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FAILURE GETS A PASS

L.A. Unified pays teachers not to teach

About 160 instructors and others get salaries for doing nothing while their job fitness is reviewed. They collect roughly $10 million a year, even as layoffs are considered because of a budget gap.

May 06, 2009|Jason Song

For seven years, the Los Angeles Unified School District has paid Matthew Kim a teaching salary of up to $68,000 per year, plus benefits.

His job is to do nothing.

Every school day, Kim's shift begins at 7:50 a.m., with 30 minutes for lunch, and ends when the bell at his old campus rings at 3:20 p.m. He is to take off all breaks, school vacations and holidays, per a district agreement with the teacher's union. At no time is he to be given any work by the district or show up at school.

He has never missed a paycheck.

In the jargon of the school district, Kim is being "housed" while his fitness to teach is under review. A special education teacher, he was removed from Grant High School in Van Nuys and assigned to a district office in 2002 after the school board voted to fire him for allegedly harassing teenage students and colleagues. In the meantime, the district has spent more than $2 million on him in salary and legal costs.

Last week, Kim was ordered to continue this daily routine at home. District officials said the offices for "housed" employees were becoming too crowded.

About 160 teachers and other staff sit idly in buildings scattered around the sprawling district, waiting for allegations of misconduct to be resolved.

The housed are accused, among other things, of sexual contact with students, harassment, theft or drug possession. Nearly all are being paid. All told, they collect about $10 million in salaries per year -- even as the district is contemplating widespread layoffs of teachers because of a financial shortfall.

Most cases take months to adjudicate, but some take years.

Kim, 41, has persisted the longest.

He argued unsuccessfully in a lawsuit that he was the victim of disability discrimination. Born with severe cerebral palsy, he has limited use of his limbs, must use a wheelchair and requires a full-time personal aide (who is paid about $14 an hour by the district). He declined repeatedly to be interviewed, as did his attorney, Lawrence Trygstad.

Kim's long-term stay in paid professional limbo highlights how long it can take to move through the thicket of legal protections afforded educators in the Los Angeles Unified School District, the nation's second-largest.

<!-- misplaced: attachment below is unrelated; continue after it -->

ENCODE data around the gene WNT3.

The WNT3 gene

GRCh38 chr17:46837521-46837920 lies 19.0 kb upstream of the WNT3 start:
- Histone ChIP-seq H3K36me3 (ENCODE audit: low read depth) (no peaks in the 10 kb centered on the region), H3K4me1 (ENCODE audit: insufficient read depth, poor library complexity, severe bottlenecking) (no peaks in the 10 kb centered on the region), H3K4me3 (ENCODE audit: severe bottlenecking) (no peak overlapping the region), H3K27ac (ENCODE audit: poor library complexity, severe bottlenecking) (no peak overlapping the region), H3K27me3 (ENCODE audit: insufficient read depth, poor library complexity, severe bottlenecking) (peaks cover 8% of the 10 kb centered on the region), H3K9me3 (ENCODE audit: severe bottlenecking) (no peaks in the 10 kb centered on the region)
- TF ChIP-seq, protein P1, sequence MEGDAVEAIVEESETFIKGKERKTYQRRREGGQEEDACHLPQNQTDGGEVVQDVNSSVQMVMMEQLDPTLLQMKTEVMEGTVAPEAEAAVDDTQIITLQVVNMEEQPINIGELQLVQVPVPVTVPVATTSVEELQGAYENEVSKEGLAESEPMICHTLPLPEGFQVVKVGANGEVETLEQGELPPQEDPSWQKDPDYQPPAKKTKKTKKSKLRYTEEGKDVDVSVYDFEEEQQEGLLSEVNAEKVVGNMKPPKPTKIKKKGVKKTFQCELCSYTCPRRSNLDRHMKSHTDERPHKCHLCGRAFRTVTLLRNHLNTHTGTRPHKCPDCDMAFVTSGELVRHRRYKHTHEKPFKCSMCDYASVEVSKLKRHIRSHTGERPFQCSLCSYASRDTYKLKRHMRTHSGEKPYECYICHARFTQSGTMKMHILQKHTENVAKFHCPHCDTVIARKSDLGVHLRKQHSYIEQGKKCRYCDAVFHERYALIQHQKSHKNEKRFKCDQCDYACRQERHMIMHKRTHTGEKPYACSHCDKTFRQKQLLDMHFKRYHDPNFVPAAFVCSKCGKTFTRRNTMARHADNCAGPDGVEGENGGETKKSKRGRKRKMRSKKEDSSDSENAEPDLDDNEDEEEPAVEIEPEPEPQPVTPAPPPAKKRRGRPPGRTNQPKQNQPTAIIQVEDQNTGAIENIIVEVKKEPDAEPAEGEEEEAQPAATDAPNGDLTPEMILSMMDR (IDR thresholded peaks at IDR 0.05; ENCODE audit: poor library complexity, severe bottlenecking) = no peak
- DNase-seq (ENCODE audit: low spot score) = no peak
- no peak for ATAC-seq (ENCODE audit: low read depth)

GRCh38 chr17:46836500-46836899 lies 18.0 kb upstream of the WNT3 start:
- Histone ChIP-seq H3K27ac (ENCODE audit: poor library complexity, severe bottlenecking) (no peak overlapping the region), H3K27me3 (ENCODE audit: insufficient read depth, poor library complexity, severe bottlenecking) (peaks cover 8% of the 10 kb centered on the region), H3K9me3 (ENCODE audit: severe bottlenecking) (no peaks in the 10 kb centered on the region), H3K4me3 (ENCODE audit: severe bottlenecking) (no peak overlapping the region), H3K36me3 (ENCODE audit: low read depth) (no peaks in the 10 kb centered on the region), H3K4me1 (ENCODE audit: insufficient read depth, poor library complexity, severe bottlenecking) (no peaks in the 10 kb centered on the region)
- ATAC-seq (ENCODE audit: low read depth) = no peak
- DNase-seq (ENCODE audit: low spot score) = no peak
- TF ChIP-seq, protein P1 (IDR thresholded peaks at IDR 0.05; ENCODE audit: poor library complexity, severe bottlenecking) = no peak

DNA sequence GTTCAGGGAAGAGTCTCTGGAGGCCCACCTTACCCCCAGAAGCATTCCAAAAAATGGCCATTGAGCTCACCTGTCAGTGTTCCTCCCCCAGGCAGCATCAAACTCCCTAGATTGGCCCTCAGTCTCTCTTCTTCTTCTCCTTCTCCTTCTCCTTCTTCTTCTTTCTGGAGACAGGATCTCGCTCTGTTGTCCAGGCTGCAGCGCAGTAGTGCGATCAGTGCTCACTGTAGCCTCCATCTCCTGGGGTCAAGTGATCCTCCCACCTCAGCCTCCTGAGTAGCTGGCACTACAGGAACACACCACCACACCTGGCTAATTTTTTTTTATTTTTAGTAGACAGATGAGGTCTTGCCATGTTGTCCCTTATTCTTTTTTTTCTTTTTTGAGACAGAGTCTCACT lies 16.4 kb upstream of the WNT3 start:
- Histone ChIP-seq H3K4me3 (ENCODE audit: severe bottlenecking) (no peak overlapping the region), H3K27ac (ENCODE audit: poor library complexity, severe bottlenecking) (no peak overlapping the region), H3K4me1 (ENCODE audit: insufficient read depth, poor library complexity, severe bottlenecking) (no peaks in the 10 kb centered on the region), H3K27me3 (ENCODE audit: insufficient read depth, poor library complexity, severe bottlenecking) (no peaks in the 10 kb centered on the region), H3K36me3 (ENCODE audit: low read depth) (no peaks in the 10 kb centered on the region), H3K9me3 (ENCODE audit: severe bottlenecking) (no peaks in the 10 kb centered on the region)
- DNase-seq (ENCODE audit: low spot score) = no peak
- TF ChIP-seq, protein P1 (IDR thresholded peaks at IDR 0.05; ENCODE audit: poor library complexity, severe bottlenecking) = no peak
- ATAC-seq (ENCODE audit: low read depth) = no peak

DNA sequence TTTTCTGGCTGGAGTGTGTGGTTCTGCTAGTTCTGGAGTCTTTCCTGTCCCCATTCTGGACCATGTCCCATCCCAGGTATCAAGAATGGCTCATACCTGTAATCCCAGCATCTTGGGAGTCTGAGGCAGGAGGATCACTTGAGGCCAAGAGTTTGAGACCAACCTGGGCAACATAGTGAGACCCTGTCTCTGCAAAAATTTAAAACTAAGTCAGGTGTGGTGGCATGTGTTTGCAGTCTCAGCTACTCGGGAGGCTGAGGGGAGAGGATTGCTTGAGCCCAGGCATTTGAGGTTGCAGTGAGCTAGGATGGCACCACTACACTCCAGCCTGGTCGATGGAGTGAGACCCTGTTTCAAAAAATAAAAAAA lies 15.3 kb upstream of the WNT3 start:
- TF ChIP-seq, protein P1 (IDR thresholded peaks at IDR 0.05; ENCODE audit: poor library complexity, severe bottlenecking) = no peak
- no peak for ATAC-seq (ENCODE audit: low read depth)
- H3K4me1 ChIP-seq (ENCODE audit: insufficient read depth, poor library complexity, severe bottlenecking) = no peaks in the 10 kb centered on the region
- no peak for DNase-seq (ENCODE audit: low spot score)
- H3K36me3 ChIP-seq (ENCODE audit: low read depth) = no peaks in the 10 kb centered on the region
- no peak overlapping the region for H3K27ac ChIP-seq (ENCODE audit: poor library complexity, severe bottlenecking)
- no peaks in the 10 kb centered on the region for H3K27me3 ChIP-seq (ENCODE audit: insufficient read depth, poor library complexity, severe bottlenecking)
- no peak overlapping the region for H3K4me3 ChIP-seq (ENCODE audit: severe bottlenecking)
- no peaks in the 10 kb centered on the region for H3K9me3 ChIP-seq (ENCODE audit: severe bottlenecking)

"It's a glaring example of how hard it is to remove someone from the classroom and how the process is tilted toward teachers," said school board member Marlene Canter, who recently proposed -- unsuccessfully -- to revamp the disciplinary process.

National issue

The problem of what to do with teachers in trouble extends well beyond Los Angeles Unified. But not every district in California, or the country, handles it the same way.

In New York City public schools, which make up the country's largest district, teachers are confined to "rubber rooms." About 550 of the district's 80,000 teachers spend school hours "literally just doing crossword puzzles, waiting for the end of the day" until their cases are resolved, spokeswoman Ann Forte said. Some have been there for years.

In Chicago, the dismissal process moves faster and the 30 teachers waiting for their cases to be resolved are assigned clerical tasks. "They've got to be doing something," senior assistant general counsel James Ciesil said.

San Francisco Unified employees are either sent home or assigned to tasks such as working in warehouses, doing inventory or answering phones, said Jolie Wineroth, the district's senior executive director for human resources.

"I don't want to give anyone a free vacation," she said.

Former union leaders say teachers in the Los Angeles district used to be assigned non-teaching jobs when they were housed. "They should not just sit there like zombies," said Hank Springer, United Teachers Los Angeles president from 1975 to 1980.

But the practice has changed in the last dozen years or so. Now, district officials say, they are prohibited from assigning chores under the contract with the teachers' union. Although there is no specific reference in the contract to housed employees, an attorney for L.A. Unified pointed to Article 9, Section 4.0, which defines the "professional duties" of a teacher, such as instructional planning and evaluating the work of pupils.

With no mention of photocopying, stuffing envelopes or answering telephones in the contract, the district and union have interpreted this provision as prohibiting clerical duties.

"Why would we denigrate [teachers] by forcing them to do something they're not supposed to do?" said A. J. Duffy, who is now president of UTLA, adding that housed teachers are entitled to a presumption of innocence.

Los Angeles Unified Supt. Ramon C. Cortines thinks the policy should be changed. "I don't believe they should just be sitting -- that's taxpayer money," he said.

Some employees newly housed by L.A. Unified are dissatisfied with the practice for a different reason: They haven't been told what they are alleged to have done, nor whether the district is planning to fire them.

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